The United States’ admission of Syrian refugees was never as generous (or perhaps “naive” would be a better word) as our European neighbors, which have brought in hordes of refugees (and migrants) by the millions. But that doesn’t mean it hasn’t increased our level of risk.
Despite the small number of refugees the Obama administration pushed to allow in (10,000, at a cost of $64,370 per-person to resettle over five-years), there was more debate over the unintended consequences of such a policy here than abroad. The main concern was of terrorists slipping through the cracks, which has proved to be a very real problem in Europe (as one of the attackers on the Paris Bataclan nightclub entered the European Union as a faux-refugee).
But how common is the problem really? National Review’s Mark Krikorian reports: The narrative about refugee resettlement spun by the invite-the-world crowd is that refugees pose no threat to Americans. To pick only the first link to pop up in Google, see this from VOA: “UNHCR: Refugees Pose No Threat to US National Security“. This is because they are “rigorously vetted“, “the most thoroughly vetted of all people entering our nation“. The problem is that vetting is only as good as the information available. And we simply don’t have access to information that would successfully identify potential bad guys
Comey’s testimony last week revealed the consequences of this lack of information. While most of the time he was asked about Hillary’s e-mails and Russia, Russia, Russia, Sen. Tillis asked about terrorism investigations. Comey responded that out of 2,000-plus “violent extremist investigations … about 300 of them are people who came to the United States as refugees.” So 15 percent of the FBI’s terrorism cases are refugees – far more than their share of the immigrant population, let alone the general population. And that denominator of 2,000 presumably includes people with no immigration nexus at all – skinheads, antifa, Klan, environmental and animal rights extremists, et al. So the refugee share of immigration-related terrorism investigations is more than 15 percent, perhaps much more.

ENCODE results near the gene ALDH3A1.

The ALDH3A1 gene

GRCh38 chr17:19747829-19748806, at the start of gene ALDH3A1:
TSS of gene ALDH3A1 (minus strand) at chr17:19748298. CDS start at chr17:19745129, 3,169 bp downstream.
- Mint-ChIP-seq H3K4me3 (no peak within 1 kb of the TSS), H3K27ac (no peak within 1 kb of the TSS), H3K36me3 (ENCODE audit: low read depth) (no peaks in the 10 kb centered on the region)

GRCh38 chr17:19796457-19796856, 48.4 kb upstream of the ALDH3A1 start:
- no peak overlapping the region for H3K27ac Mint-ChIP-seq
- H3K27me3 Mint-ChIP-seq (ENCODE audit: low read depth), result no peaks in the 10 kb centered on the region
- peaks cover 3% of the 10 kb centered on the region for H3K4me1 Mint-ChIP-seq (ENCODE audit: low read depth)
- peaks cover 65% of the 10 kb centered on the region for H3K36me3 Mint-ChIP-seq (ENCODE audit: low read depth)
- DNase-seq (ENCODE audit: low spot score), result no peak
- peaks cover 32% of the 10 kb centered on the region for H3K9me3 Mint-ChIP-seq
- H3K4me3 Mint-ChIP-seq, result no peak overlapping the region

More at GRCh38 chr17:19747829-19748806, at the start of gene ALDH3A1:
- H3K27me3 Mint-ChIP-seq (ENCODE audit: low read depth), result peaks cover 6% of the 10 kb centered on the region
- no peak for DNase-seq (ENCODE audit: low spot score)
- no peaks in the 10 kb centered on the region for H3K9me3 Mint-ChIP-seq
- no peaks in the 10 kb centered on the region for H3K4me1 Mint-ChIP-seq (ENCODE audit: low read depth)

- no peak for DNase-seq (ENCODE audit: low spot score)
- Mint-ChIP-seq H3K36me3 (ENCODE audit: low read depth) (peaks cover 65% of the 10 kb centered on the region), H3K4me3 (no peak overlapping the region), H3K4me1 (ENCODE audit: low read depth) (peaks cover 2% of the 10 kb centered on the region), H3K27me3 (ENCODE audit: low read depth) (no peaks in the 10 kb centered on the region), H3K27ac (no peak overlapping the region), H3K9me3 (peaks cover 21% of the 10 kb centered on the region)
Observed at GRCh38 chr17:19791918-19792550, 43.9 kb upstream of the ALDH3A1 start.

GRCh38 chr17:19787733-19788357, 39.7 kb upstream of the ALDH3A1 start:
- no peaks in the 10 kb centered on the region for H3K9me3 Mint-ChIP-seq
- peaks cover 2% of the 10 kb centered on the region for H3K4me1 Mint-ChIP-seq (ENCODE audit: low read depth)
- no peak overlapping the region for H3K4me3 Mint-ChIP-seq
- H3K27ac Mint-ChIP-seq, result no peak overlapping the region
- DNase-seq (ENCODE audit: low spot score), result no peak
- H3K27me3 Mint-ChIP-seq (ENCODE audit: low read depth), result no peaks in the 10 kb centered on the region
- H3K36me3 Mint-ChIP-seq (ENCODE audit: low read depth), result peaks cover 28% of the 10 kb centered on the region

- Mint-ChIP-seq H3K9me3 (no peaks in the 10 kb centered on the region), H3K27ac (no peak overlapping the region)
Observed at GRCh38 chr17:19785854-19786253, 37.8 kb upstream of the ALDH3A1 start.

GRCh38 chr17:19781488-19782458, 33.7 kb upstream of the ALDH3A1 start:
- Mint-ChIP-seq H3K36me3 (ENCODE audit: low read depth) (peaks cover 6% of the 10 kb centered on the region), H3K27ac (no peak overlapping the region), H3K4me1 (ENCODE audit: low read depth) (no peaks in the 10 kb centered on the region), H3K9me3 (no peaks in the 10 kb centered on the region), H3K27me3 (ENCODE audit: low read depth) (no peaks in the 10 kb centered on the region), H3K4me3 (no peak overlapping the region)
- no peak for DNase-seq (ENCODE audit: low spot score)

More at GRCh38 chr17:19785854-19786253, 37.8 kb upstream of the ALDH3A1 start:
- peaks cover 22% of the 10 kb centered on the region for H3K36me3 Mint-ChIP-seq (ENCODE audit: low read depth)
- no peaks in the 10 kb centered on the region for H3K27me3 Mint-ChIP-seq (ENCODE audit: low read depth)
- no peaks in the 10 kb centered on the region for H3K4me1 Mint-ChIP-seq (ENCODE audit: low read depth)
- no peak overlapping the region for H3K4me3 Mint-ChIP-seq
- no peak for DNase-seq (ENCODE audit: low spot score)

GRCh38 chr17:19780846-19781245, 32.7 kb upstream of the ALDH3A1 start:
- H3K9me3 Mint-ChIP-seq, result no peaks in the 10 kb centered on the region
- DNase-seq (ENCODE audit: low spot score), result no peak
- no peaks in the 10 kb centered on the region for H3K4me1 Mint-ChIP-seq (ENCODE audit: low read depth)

This suggests that the president’s temporary pause in travel from six terrorist-ridden Middle Eastern countries (the subject of appeals court proceedings today in Richmond) is almost beside the point. Better, tougher, more thorough vetting isn’t likely to make any difference since refugees really are pretty thoroughly vetted. The problem is that vetting people from failed or enemy states is impossible.
And of course, the terror risk is just one argument against resettling refugees from the Middle East.
More importantly, if politicians were actually concerned about those fleeing ISIS, they’d push for them to be resettled in the Middle East. For the cost of resettling one Syrian refugee in America, we can resettle twelve in the Middle East. Additionally, given that most Syrians don’t speak a word of English, this seems to be the best option for their future employment prospects as they try to rebuild the lives they left behind.
And lastly – I know what you’re all thinking: “why should we trust anything Comey has to say?”
In this case, these refugees have nothing to do with Hillary Clinton and her emails, so it’s probably safe to take his word for it.
[Note: This post was authored by Matt Palumbo. Follow him on Twitter @MattPalumbo12]